Sunday Reflections: Emmaus

Emmaus.

I’ve got such exciting news to tell you. I feel like I’m about to explode I’m so excited. We were so confused but now things finally make sense.

Let me start at the beginning. You must have all heard about what happened to Jesus in Jerusalem. He was arrested, put on trial and they crucified him. We’d been following him, we and the apostles, and Mary and the other women.

We all thought he was the Messiah, the promised prophet. But now he was dead. We all felt lost, heartbroken. Our hopes and dreams for what Jesus was going to do we’re shattered. We we’re worried what the authorities would do next. Would they come after us?

So Cleopas and I we’re heading back to Emmaus. It’s a long walk and we were talking about what had happened. A man we didn’t recognise came along beside us and we began talking to him. What we couldn’t understand is that he didn’t know what had happened to Jesus in Jerusalem.

So we began to tell him what had happened to Jesus. How he’d been arrested, beaten, humiliated and crucified, and how our friends had gone to the tomb this morning and his body was gone. They said they’d seen a vision of angels who told them Jesus was alive. We didn’t know what to think.

But this man we were talking to started to talk about the scriptures and what the prophets had said about the Messiah. He was talking about the scriptures in a way I’d never heard before. He went right back to Moses and the other prophets and we talk and talk about them.

The rest of the journey went so quick, it was no time at all until we got to Emmaus, so we urged the man to stay with us, it was almost night time anyway.

By talking to him things had started to make sense, though we we’re still struggling to get our heads around it all. So we sat having a meal together, we continued talking and then the stranger took the bread and broke it.

Roy de Maistre – The supper at Emmaus,
from the Methodist Modern Art Collection, © Trustees for Methodist Church Purposes

At that moment I don’t know what happened, but suddenly we realised something… this stranger was Jesus. How we didn’t see it before I don’t know! It was as if we had been kept from seeing him until that moment. But now it all makes sense, Jesus is alive! And all that’s happened is what the prophets wrote about. We we’re there with the risen Lord, but before we had chance to say anything to him he disappeared.

We could think of nothing else but telling the others so we raced back to tell our friends in Jerusalem. What a day! We forgot that the authorities could be after us, that fear had gone.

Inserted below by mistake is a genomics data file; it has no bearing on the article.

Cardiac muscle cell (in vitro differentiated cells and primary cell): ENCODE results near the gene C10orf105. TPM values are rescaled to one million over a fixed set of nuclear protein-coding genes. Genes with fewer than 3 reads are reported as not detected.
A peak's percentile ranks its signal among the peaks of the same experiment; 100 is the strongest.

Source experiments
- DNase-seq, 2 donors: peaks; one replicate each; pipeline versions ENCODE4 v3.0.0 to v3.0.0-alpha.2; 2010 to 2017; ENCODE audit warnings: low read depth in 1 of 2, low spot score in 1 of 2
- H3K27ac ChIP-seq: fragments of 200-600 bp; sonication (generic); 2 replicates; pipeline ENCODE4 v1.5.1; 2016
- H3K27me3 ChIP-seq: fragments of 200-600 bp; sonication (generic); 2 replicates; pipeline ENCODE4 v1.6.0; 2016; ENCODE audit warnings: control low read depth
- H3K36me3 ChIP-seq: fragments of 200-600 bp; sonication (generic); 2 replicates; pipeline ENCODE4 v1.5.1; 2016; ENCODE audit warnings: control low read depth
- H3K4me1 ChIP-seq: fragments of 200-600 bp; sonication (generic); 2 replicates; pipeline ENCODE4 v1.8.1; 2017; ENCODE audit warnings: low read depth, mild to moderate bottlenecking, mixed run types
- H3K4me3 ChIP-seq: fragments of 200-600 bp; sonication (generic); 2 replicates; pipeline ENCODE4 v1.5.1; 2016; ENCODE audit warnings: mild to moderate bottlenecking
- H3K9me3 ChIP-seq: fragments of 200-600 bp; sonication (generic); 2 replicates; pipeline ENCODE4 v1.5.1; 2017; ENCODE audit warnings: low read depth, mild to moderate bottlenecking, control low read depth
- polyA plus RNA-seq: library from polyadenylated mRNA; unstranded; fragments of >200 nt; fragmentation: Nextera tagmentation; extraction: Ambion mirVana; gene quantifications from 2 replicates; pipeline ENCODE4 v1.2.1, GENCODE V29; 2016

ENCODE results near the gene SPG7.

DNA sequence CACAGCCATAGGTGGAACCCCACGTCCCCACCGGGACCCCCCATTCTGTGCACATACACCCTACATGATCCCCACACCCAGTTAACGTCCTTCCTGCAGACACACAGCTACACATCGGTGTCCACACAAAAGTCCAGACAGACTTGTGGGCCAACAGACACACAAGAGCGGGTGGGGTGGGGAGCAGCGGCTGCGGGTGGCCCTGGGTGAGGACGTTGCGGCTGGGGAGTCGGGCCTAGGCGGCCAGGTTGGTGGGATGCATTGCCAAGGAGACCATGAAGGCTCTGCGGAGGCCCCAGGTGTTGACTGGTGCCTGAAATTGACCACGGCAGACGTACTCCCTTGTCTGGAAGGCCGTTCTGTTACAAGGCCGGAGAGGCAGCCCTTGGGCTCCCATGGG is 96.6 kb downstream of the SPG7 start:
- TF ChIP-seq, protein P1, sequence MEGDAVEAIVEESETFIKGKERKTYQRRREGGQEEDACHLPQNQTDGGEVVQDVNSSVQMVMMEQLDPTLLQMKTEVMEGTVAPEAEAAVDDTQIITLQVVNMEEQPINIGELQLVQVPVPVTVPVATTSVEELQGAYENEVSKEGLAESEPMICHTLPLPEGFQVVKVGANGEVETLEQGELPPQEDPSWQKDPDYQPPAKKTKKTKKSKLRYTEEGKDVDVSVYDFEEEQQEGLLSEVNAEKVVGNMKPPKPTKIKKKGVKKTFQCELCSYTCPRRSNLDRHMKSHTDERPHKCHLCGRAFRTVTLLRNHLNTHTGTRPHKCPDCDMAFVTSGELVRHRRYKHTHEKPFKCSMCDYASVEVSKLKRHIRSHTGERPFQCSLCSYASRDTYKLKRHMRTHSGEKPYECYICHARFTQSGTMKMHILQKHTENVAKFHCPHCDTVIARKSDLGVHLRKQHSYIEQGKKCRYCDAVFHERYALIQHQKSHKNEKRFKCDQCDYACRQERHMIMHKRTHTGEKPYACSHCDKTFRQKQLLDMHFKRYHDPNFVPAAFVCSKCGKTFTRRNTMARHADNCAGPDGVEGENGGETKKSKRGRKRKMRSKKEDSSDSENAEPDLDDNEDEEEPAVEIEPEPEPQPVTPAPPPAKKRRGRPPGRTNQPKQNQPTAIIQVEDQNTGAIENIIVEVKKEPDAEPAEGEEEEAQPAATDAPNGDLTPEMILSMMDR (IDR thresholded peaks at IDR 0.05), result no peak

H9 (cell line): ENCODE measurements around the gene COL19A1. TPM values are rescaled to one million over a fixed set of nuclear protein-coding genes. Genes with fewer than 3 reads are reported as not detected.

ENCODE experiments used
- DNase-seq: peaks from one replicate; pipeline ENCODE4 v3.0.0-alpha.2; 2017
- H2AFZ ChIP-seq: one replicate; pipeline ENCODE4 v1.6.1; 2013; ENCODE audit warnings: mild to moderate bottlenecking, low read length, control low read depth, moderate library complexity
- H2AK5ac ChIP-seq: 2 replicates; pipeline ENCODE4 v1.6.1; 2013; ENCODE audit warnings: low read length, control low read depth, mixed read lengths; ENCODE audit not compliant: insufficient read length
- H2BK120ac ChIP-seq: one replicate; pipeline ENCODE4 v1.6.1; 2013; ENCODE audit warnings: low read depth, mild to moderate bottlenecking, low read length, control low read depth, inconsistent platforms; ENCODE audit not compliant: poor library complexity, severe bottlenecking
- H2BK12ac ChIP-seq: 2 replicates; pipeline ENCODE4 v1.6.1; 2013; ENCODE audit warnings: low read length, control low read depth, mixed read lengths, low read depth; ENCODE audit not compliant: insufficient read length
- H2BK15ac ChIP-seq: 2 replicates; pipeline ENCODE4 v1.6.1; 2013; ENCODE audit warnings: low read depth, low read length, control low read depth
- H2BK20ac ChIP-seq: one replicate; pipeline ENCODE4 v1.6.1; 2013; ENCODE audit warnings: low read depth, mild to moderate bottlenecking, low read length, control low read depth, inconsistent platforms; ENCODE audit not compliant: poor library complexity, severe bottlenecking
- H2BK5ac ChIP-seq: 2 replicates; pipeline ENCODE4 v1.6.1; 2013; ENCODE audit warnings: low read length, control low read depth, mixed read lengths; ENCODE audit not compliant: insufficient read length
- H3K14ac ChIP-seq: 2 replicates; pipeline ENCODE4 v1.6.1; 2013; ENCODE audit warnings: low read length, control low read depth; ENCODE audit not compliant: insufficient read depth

We told them how he’d appeared to us, how he talked to us about the prophets and the scriptures, how he’d broken the bread. That Jesus is alive. The Lord had also appeared to Simon.

And now I can tell you too! Jesus is alive! We’ve met the risen Lord and now we’ve been transformed. What a journey.

We’d lost hope, but now he’s alive and he’s given us hope again!
We were lost, we didn’t know where to turn, but Jesus found us.

We were feeling broken, but now Jesus has made us whole.
We were blind, but Jesus showed us the scriptures and what the prophets said, and now we can see the truth. When he broke the bread, we could see him.

We’d been fearful of what the authorities would do next, but after meeting the risen Lord those fears were gone.

We’ve had such an experience, we’d had a first-hand experience of Jesus. He really is alive, and he’s filled us with hope.


Reflect

  1. As you hear and read this passage what interests you? Surprises you? Why?
  2. The men on the Emmaus road felt lost, confused. Their hopes and dreams had been shattered. Have you ever been in a similar situation? What helped you?
  3. The men welcomed Jesus, who to them was still a stranger, into their home to eat with them. Fellowship and community was always an important part of Jesus ministry. How important do you think it is for us today? Why?
  4. How might what we learn from this passage help us for living as Christians in the 21st Century? What challenges are there?

Join the conversation

if you’ve got thoughts or something to share after reading and reflecting on my thoughts, you can comment below and share them with us all – I’d love to hear from you.


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2 thoughts on “Sunday Reflections: Emmaus”

  1. Years ago, when I was teaching in a large secondary school in South Manchester, we persuaded the Head to let us invite World Wide Message Tribe to do a lunch time meeting. She only agreed if we could find 12 members of staff to supervise. The 3 of us involved in the school Christian Union made an appeal in the staff room without much hope. O Ye of little faith! We had more than 12 Christians come out of the woodwork and the school hall was packed for a very successful meeting. We had been walking alongside our colleagues for years without recognising them as Christians! A similar experience is happening in this crisis. Neighbours who have shown no sign of interest in church or Jesus are now hesitantly asking for prayers and helping each other with great kindness. I wonder how many will remain in the open after this ends? I pray they will all realise that Jesus is walking alongside them and that we will realise we mustn’t judge too hastily!

    Liked by 1 person

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